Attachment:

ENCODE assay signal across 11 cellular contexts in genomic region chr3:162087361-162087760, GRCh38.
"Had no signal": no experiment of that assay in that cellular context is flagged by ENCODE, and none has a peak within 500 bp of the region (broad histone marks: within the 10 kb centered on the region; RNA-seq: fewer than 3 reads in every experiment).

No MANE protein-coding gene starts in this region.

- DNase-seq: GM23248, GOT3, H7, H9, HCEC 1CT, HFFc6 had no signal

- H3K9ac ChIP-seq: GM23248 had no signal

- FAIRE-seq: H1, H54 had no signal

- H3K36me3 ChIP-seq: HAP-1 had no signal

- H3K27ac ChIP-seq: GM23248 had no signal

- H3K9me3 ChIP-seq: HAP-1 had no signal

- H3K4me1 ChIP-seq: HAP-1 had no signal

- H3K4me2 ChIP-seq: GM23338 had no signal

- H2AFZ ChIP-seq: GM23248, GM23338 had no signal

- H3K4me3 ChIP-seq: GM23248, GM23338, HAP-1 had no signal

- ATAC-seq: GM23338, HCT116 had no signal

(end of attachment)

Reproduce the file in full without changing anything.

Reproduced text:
ENCODE assay signal across 11 cellular contexts in genomic region chr3:162087361-162087760, GRCh38.
"Had no signal": no experiment of that assay in that cellular context is flagged by ENCODE, and none has a peak within 500 bp of the region (broad histone marks: within the 10 kb centered on the region; RNA-seq: fewer than 3 reads in every experiment).

No MANE protein-coding gene starts in this region.

- DNase-seq: GM23248, GOT3, H7, H9, HCEC 1CT, HFFc6 had no signal

- H3K9ac ChIP-seq: GM23248 had no signal

- FAIRE-seq: H1, H54 had no signal

- H3K36me3 ChIP-seq: HAP-1 had no signal

- H3K27ac ChIP-seq: GM23248 had no signal

- H3K9me3 ChIP-seq: HAP-1 had no signal

- H3K4me1 ChIP-seq: HAP-1 had no signal

- H3K4me2 ChIP-seq: GM23338 had no signal

- H2AFZ ChIP-seq: GM23248, GM23338 had no signal

- H3K4me3 ChIP-seq: GM23248, GM23338, HAP-1 had no signal

- ATAC-seq: GM23338, HCT116 had no signal